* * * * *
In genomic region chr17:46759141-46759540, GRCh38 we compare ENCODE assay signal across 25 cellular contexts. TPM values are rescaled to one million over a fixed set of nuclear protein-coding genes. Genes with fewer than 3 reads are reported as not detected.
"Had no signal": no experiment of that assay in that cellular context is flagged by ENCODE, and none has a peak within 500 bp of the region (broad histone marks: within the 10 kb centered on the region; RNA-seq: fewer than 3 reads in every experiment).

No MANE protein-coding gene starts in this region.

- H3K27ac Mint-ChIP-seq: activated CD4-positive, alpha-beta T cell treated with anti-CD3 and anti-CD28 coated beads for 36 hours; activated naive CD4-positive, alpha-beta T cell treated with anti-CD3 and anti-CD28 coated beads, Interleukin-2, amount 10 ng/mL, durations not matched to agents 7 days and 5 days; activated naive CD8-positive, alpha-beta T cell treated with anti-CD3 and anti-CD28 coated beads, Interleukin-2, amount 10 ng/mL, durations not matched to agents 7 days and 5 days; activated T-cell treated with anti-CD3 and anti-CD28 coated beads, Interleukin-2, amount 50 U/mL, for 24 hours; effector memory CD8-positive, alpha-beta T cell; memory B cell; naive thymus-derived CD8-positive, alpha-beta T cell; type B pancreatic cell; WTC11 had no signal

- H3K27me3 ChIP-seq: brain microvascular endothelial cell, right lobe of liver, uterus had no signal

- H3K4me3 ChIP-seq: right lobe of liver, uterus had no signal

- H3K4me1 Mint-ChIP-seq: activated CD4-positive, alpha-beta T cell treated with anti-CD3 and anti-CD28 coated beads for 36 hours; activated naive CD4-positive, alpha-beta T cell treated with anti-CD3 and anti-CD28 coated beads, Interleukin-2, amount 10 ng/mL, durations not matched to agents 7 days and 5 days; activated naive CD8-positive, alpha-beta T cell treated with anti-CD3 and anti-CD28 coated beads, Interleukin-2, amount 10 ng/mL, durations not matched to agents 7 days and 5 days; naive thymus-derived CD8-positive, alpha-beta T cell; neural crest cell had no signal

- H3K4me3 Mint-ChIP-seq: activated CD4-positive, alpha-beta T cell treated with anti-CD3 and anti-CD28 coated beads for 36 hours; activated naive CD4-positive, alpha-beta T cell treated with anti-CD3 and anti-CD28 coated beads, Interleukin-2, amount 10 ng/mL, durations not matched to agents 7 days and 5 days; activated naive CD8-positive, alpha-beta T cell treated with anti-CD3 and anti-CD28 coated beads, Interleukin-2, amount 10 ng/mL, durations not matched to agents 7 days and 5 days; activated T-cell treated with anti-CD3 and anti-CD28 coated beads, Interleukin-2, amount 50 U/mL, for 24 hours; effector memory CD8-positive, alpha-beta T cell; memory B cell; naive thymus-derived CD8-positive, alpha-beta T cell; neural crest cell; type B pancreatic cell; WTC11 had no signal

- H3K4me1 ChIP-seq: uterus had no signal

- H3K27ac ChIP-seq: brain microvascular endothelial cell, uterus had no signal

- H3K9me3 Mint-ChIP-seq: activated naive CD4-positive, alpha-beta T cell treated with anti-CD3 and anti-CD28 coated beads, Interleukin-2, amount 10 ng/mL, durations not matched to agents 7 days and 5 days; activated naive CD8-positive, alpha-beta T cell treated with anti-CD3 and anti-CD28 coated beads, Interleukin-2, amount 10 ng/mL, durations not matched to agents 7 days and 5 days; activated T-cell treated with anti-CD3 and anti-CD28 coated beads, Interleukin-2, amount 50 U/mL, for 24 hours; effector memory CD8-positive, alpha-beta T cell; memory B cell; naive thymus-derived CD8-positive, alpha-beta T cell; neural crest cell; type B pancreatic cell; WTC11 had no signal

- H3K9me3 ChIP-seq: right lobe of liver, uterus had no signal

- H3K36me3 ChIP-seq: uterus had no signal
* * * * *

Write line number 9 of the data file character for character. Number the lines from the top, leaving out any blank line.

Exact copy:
- H3K4me1 ChIP-seq: uterus had no signal